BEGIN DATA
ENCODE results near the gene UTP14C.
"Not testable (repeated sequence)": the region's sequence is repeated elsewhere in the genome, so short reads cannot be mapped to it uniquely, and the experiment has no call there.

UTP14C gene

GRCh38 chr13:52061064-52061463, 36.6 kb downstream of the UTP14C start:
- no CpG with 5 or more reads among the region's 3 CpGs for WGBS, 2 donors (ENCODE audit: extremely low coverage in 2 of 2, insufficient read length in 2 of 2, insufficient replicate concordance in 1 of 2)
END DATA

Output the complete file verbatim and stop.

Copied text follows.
ENCODE results near the gene UTP14C.
"Not testable (repeated sequence)": the region's sequence is repeated elsewhere in the genome, so short reads cannot be mapped to it uniquely, and the experiment has no call there.

UTP14C gene

GRCh38 chr13:52061064-52061463, 36.6 kb downstream of the UTP14C start:
- no CpG with 5 or more reads among the region's 3 CpGs for WGBS, 2 donors (ENCODE audit: extremely low coverage in 2 of 2, insufficient read length in 2 of 2, insufficient replicate concordance in 1 of 2)